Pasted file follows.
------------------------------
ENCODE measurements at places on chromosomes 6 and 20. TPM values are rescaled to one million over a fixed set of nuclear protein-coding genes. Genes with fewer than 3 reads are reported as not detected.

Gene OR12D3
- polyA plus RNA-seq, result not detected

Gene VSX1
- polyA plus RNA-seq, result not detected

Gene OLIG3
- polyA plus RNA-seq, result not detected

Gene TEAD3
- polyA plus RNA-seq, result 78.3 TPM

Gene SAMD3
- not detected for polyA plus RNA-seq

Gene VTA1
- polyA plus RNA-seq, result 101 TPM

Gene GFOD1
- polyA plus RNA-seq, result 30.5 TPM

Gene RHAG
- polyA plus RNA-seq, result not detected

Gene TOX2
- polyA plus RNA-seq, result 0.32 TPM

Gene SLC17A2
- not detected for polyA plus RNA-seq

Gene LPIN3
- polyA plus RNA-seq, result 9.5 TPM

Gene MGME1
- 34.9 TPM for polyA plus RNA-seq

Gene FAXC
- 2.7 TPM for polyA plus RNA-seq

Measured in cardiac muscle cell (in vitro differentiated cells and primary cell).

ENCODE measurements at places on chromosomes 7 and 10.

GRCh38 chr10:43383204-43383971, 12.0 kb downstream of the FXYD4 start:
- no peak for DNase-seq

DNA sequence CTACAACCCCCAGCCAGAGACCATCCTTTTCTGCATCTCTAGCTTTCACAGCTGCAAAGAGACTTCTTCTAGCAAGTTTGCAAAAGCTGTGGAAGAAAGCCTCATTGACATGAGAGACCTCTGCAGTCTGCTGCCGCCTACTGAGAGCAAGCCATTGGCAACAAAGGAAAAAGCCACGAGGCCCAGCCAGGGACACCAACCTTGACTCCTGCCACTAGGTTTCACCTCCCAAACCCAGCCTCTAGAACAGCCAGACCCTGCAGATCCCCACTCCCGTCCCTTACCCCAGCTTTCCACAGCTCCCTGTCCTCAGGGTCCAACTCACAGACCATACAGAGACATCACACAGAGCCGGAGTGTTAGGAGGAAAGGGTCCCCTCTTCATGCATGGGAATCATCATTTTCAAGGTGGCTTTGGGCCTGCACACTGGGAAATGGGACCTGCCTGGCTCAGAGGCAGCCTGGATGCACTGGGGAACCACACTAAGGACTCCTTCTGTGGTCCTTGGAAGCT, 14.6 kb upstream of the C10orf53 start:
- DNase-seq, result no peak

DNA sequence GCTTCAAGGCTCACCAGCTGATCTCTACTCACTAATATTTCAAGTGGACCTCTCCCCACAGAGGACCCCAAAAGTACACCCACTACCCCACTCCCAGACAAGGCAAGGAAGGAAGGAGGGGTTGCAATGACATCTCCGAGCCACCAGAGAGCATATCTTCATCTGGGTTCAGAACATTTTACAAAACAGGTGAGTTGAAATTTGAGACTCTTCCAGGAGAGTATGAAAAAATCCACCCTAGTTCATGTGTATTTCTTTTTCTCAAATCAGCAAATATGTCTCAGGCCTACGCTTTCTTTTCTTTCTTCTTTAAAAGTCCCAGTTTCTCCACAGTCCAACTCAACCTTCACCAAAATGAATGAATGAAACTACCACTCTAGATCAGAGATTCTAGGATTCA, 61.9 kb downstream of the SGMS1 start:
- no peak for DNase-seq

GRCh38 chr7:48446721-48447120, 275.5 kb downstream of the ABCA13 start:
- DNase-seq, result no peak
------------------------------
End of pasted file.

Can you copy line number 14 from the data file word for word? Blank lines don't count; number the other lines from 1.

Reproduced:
Gene GFOD1